The U.S. Supreme Court ruled states sometimes must make public funds available to religious organizations, a decision some Baptists hailed as a victory for religious freedom and others saw as chipping away at the wall of separation between church and state that protects religious liberty.
Churches can’t “pick up the slack” left by President Trump’s proposed federal budget, Bread for the World’s David Beckmann insists.
If people of faith are shut out of either major political party, then voices for moral principles and transcendent values will be diminished.
It’s going to take more than conversion to make progress on social ills like racism, violence and poverty. It’s going to take more than individual piety to create a more just society. The highly individualized theology of American Christianity leaves us hamstrung to face the social problems of our time.
The base of the alt-right movement is “white nationalism, or at least white identity politics.”
Overall in 2016, twice as many Americans disapproved than approved of those who refuse service to a gay person based on religious beliefs—61 percent to 30 percent
Eunice Chambless Hospitality House ministers to the physical and spiritual needs of people who arrive to visit loved ones incarcerated in Abilene.
Scapegoating has become far too common among churches as a means of diverting attention from actual causes to projected ones.
Student Missions blog: It was a long week, and it had not been what I thought it was going to be. There have been multiple times I have said to myself, “I did not sign up for this.”
Letters this week addressed a column on songwriting, the Southern Baptist Convention’s resolution decrying the alt-right movement and Shariah law.
Evangelical Christian leaders are spearheading a campaign for criminal justice reform, calling for equitable punishment, alternatives to incarceration and a different take on the “tough on crime” language of the Trump administration.
Churches are for people, and people are complicated. We’re human, and the records of our faith have not flinched in the face of that fact, so why should our churches?
What this year’s NBA Finals taught us is that racism rears its ugly head anywhere and everywhere.
If we think of church as a hospital, then under no circumstances could we ever turn someone away because her or his spiritual illness was too severe, or think someone has to change behavior or get healthy before becoming part of our community.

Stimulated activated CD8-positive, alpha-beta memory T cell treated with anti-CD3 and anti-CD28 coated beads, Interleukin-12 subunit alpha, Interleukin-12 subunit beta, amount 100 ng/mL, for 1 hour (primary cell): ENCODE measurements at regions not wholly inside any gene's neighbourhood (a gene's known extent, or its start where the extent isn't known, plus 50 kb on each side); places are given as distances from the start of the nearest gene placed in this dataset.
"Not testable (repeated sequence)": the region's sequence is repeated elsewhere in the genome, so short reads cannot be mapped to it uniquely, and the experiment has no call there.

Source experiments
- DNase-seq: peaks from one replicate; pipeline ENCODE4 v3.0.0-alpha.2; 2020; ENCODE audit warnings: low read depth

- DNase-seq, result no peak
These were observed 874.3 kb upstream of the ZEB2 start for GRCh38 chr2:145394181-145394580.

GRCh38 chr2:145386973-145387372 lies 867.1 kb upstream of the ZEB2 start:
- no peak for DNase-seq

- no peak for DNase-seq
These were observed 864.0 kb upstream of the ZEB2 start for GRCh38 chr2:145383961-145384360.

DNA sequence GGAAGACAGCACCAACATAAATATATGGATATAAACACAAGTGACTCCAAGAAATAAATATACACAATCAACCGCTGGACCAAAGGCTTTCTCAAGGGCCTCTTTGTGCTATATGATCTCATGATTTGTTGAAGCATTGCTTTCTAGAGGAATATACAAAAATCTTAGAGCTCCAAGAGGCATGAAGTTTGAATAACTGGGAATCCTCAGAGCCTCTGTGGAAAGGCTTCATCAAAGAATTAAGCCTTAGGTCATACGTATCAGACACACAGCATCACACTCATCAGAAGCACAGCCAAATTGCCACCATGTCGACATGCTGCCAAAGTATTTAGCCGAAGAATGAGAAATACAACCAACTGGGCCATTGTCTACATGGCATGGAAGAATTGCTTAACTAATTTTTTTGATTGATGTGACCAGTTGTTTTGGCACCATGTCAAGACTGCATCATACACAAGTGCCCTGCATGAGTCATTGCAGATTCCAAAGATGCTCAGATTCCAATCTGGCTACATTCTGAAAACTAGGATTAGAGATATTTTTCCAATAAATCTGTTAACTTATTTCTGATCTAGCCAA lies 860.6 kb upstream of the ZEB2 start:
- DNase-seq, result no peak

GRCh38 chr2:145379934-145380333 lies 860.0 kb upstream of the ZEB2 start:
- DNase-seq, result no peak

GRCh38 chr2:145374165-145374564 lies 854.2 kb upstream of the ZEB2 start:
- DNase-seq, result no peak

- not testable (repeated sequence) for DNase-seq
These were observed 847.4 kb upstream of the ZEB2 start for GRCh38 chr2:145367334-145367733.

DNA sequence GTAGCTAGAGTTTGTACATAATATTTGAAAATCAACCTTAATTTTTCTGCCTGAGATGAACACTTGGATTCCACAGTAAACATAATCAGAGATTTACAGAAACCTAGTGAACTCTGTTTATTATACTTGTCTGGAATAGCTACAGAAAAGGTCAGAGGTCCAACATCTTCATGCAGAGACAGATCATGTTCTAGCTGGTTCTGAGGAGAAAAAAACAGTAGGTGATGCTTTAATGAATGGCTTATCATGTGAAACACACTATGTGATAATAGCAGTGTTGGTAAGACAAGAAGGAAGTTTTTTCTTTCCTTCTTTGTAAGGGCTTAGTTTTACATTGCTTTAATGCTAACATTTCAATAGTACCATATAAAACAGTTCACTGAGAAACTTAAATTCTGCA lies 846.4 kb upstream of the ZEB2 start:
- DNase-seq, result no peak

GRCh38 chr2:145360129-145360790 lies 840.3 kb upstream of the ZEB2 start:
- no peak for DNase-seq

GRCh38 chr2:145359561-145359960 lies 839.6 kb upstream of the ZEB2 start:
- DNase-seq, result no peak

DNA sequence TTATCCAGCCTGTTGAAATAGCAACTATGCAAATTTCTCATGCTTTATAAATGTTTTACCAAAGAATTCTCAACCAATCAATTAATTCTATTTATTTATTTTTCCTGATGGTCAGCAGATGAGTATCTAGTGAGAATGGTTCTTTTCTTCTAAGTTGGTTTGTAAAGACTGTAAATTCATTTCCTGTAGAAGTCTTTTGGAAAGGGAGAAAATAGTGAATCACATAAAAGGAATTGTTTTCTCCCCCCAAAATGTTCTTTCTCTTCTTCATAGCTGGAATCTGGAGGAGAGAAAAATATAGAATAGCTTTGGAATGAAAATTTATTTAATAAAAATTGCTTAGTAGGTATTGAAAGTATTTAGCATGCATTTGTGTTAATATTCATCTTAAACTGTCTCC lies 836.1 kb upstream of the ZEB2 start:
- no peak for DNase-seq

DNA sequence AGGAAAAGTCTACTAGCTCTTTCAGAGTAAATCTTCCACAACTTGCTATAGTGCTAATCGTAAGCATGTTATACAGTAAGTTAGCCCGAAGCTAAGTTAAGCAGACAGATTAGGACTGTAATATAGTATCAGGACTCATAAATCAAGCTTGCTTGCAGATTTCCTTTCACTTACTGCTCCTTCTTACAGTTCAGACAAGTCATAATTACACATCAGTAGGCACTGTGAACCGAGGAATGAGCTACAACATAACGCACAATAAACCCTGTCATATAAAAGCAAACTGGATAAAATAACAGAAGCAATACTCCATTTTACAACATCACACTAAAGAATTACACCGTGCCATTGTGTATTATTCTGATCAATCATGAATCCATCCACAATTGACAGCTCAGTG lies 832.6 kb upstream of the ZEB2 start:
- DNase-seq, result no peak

This week’s profile of Texas Baptist ministers features Howard Anderson, founding pastor of the “Exciting” Singing Hills Baptist Church in Dallas.
A legal scholar explains Shariah law, and why—despite fears and protests to the contrary—it is not a threat to non-Muslims.
If the church in America isn’t outraged, vocal and actively pursuing a reversal of the policy of deporting Iraqi Christians back to their homeland, then who will? Who will stop an action that will send these people back to Iraq to face almost certain intense persecution and potentially death? (Baptist News Global)
A longtime missionary observes how palm trees provide a compelling metaphor for spiritual resilience.
Truett Seminary preaching professor Joel Gregory preached a message of comfort for Mother Emanuel AME Church in Charleston, S.C., on the second anniversary of the shooting there. He urged worshippers to “cling to what is good” despite the evil.
A person’s relationship with God cannot be made whole if relationships with other people aren’t whole, too, explains Jon Singletary, dean of the Garland School of Social Work at Baylor University.
Students from across Texas spent a week in Dallas, helping people improve their homes through Bounce Student Disaster Recovery.
The head of the National African American Fellowship has offered to help congregations combat racism.